Marc Schwartz won’t divulge what French President Emmanuel Macron said to him upon his appointment as Chair and CEO of Monnaie de Paris, but if one had to hazard a guess, it would have been words encouraging change. His appointment in November 2018 – 18 months into his predecessor’s five-year term – was unconventional, but the government-owned institution was in need of new direction.
Founded in 864, Monnaie de Paris, the official Mint of France, is one of the oldest companies in the world, an institution that has stood tall throughout 12 centuries and the rise and fall of monarchies, empires and republics.
Recently, however, it finds itself facing an unfamiliar foe: a digital revolution that threatens the very existence of its core historical business, striking coins.
“When I took on this responsibility, I found an organisation that wasn’t in good shape,” Marc explains. The figures told a story of a company running high losses and struggling to adapt to a changing environment.
“Uncertainty about the future was very high.” Orders from its primary customer, the French Republic, for circulating coins had dropped 50% over the past decade (from more than one billion coins annually to 500–600 million, he says), meaning a segment that once represented the core of its business now accounts for just 30%.
The remaining 70% is what he labels “competitive business”: the collectors’ coins, jewellery, art and other collectables it sells to private individuals or retailers.
However, in times of crisis, Marc knows resilience is crucial – and Monnaie de Paris has certainly proved it knows how to survive.
We make people dream of Paris.
“But resilience requires transformation,” he cautions. And, as he looks to guide this company so steeped in history into a digital world, he understands that the public organisation must open itself up to new markets and new successes, while keeping costs under control.
“We have an incredible and beautiful history that we need to keep alive. But if we stay as we are, or used to be, it’s not going to work. Reinvention is the name of the game.”
Going forward, the key lies in its name – the one word that is romanticised the world over. “We make people dream of Paris,” he says. By harnessing the concept of “Brand Paris”, Marc believes the objects created by Monnaie de Paris will serve as a slice of French art de vivre for customers around the globe. There are also its neoclassical headquarters in the heart of the French capital to play upon, complete with a three-Michelin-starred restaurant, Guy Savoy.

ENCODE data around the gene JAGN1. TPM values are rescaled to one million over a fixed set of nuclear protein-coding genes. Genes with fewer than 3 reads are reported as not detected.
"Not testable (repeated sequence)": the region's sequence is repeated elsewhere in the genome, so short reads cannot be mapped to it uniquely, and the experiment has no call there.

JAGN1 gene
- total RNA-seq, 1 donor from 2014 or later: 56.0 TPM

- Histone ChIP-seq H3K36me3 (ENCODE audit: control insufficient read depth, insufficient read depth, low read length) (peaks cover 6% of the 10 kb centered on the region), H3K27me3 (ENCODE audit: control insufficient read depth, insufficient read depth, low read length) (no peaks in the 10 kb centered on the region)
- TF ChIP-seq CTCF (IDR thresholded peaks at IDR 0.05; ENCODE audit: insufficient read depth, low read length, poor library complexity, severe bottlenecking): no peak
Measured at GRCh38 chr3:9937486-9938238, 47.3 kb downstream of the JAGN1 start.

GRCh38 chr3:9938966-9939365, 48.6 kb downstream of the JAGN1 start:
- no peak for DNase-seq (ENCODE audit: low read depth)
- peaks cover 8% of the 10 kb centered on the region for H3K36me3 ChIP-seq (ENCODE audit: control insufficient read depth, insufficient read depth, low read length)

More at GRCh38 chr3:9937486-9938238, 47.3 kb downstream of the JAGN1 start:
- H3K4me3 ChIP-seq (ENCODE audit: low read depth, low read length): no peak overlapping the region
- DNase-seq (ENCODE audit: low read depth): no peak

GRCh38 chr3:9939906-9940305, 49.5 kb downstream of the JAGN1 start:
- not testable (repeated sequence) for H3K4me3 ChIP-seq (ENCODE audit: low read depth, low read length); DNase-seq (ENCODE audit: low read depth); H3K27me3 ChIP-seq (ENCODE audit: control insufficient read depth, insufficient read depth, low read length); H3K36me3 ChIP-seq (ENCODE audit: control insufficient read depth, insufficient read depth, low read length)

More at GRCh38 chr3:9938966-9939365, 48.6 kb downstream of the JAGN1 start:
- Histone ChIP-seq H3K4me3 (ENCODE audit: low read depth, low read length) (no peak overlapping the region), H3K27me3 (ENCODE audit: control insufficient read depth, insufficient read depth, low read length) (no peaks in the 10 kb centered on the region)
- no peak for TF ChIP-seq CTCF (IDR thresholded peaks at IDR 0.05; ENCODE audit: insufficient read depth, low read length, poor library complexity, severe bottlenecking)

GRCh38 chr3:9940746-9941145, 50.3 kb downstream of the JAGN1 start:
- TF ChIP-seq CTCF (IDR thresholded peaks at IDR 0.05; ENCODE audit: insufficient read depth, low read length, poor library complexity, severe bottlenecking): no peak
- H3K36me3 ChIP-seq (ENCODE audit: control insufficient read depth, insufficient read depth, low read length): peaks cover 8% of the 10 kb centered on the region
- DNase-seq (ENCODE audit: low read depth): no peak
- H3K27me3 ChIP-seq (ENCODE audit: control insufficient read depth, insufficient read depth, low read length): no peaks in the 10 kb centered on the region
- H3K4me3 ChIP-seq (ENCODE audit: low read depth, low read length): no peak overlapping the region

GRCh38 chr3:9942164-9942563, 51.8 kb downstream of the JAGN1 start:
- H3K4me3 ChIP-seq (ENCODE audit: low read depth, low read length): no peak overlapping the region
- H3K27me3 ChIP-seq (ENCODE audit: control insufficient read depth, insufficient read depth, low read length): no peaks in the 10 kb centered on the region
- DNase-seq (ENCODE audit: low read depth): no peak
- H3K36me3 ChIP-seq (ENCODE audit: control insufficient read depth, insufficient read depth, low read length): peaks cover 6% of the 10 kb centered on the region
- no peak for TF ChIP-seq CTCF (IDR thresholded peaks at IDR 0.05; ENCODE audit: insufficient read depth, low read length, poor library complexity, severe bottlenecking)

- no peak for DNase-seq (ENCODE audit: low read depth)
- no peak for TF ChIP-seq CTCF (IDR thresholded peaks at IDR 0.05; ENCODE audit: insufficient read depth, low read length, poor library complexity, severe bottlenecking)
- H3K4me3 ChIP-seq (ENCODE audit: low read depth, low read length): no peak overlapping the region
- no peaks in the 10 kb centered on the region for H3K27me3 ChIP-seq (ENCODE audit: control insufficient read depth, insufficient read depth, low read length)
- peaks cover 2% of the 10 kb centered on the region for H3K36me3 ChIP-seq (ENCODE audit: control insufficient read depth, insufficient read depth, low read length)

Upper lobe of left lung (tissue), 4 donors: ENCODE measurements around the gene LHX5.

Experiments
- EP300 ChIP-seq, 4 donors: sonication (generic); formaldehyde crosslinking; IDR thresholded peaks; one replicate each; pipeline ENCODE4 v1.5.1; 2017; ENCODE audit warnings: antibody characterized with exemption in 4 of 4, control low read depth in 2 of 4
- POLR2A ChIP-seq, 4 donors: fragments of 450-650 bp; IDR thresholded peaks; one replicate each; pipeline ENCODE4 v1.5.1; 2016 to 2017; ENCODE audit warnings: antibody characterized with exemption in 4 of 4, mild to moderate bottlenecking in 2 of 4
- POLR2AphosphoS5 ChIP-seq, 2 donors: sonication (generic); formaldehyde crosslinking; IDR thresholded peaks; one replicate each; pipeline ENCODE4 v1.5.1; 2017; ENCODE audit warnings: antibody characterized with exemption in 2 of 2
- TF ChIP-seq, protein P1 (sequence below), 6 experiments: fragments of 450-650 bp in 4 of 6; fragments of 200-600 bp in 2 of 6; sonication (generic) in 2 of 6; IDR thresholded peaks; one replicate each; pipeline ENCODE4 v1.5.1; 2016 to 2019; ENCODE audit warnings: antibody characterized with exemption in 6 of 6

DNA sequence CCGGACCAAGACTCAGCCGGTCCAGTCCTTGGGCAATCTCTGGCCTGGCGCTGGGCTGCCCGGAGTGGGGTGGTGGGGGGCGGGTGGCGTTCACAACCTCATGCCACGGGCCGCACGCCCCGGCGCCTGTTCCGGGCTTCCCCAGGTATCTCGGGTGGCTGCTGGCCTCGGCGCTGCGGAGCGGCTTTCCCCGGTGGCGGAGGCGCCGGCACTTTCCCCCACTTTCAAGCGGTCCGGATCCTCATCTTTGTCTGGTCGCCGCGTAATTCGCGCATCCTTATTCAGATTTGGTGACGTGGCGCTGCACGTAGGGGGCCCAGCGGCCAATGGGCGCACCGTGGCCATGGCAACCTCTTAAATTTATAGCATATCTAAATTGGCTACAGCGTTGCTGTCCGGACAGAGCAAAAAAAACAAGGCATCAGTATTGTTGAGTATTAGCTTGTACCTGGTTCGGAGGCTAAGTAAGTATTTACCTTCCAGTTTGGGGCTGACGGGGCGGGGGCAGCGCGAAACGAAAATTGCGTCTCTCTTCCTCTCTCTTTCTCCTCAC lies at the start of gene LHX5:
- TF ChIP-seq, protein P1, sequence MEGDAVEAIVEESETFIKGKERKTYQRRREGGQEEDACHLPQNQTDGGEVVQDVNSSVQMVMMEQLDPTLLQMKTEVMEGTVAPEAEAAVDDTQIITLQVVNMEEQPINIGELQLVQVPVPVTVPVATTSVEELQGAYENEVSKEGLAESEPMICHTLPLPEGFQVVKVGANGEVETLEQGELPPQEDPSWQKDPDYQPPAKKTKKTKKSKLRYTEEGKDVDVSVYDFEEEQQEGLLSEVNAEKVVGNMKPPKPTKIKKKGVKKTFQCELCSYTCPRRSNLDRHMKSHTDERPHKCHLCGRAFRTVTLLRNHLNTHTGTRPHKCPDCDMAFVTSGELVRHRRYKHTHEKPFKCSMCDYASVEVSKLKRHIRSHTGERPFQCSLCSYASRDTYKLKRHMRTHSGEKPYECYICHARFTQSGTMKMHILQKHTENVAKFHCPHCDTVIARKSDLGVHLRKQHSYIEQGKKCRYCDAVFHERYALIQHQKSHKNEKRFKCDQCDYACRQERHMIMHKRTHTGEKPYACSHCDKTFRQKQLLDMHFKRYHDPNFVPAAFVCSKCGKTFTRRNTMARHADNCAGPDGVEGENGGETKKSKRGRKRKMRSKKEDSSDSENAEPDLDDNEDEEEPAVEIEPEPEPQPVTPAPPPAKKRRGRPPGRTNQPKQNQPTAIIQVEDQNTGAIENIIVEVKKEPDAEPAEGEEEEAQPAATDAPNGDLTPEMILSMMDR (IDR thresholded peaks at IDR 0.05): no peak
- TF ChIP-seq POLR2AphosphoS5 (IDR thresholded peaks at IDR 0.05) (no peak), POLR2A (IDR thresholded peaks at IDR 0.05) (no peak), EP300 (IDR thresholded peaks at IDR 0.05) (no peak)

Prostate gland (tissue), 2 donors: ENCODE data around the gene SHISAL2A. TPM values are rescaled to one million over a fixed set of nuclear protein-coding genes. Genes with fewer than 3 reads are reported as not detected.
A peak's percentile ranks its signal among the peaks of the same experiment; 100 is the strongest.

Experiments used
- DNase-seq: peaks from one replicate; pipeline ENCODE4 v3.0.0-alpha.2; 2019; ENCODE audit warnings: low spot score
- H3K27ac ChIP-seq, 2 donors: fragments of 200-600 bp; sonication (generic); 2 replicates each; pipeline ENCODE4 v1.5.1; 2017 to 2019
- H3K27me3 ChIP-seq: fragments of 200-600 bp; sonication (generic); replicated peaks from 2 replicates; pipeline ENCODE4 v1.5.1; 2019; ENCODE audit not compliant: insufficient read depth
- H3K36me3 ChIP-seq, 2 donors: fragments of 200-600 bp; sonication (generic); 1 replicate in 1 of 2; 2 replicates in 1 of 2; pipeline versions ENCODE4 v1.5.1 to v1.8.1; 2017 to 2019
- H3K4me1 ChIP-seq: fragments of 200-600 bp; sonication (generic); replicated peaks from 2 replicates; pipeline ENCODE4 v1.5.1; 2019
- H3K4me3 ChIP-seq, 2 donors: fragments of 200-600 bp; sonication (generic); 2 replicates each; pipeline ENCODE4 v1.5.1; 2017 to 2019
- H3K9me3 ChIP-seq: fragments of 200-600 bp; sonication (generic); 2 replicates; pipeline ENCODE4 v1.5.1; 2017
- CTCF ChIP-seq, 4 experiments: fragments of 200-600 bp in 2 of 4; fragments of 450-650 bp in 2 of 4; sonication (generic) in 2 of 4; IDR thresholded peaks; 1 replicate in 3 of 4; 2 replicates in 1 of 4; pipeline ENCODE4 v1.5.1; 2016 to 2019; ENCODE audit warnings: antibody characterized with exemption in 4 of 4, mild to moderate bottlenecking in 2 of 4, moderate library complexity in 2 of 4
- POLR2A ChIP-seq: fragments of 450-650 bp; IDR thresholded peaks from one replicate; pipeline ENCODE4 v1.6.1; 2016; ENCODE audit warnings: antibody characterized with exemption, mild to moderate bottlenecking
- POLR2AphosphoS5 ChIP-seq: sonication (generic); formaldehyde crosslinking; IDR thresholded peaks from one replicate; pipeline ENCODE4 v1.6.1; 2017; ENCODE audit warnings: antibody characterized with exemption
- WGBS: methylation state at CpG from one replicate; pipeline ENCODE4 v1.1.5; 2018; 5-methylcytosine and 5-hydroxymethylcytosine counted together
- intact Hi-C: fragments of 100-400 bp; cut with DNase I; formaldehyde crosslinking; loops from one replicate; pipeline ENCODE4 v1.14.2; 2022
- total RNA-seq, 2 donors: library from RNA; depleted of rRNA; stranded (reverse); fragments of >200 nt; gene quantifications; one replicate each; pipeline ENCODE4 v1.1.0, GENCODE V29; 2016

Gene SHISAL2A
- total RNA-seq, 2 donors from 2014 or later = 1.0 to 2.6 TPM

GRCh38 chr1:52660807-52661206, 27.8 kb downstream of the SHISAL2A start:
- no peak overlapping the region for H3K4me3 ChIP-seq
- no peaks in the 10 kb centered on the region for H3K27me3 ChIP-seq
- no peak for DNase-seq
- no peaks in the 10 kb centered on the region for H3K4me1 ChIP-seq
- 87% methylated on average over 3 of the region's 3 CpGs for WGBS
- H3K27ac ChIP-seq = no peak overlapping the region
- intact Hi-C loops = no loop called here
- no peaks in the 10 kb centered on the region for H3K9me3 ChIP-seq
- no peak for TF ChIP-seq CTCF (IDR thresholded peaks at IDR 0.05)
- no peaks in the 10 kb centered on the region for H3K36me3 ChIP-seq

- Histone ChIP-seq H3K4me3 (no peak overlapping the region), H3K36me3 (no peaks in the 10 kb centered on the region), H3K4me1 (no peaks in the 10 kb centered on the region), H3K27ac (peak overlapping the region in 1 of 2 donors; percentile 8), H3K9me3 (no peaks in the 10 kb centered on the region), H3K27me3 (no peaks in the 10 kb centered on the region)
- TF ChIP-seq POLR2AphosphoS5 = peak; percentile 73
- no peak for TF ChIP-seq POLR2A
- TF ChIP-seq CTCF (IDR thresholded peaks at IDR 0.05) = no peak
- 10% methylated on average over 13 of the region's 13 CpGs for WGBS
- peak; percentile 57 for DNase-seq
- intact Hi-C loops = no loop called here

“From my office, I enjoy a beautiful view across the river Seine to the Louvre. We need to make the most of this incredible asset we have.” It’s all part of his strategic plan “to make Monnaie de Paris a customer-centric company”.
“Apart from addressing our collectors around the world, I would like to aim at the larger public,” he reveals.
This new direction can be felt in some recent initiatives: a soon-to-be-released Harry Potter coin collection, another linking metal and leather in collaboration with luxury shoemaker Berluti, a LVMH Group rising brand, and even hosting an escape game inspired by the Netflix smash-hit Money Heist, also known as Casa de Papel.
“For us, money is not only an object; it creates a link between people,” he says. “It has always been a way for people to exchange between themselves. This is what I’m trying to inject into our own product today.”
On that note, Marc is adamant that cash is here to stay. “Its reign is far from over,” he insists. In what he calls the “great paradox of cash”, he says that despite the naysayers predicting its demise, especially in the current COVID-19 context, cash circulation is increasing around the globe.
“Although it’s obvious the use of cash as a means of payment declines, if you look at the figures, the demand for cash around the world has never been so high,” he reveals. Last year alone, cash in circulation experienced doubledigit growth: 11% for the euro and 15% for the US dollar.
“In times of crisis, people tend to see cash as a store of value,” Marc explains, adding that this is especially pertinent when interest rates are so low. However, it’s not the only reason.
“Cash is the only means of payment that is free, universal, easy to use.” It also doesn’t require a certain level of digital literacy or a bank account, something 30 million people in Europe alone don’t have.
“Not to mention personal data protection,” he continues. “Cash provides anonymity and a liberty of choice, and that makes it a pillar of our society.” Instead, Marc is an advocate of coexistence. “As our society becomes increasingly digital, there will still be a very important place for Mints and Central Banks,” he says.
“The reality is that there is enough room for all the different forms of payment.” With a background in both the public and private sectors, and an ability to bring the best of both these worlds to the role, Marc has been the stable presence Monnaie de Paris has needed to guide it through this uncharted territory. However, he’s hardly scratched the surface of all he wants to achieve.
“I want us to be a company that is looking forward again, rather than looking backwards to its prestigious past,” he says. “But it’s a future that will be different from the past – even from the present.”
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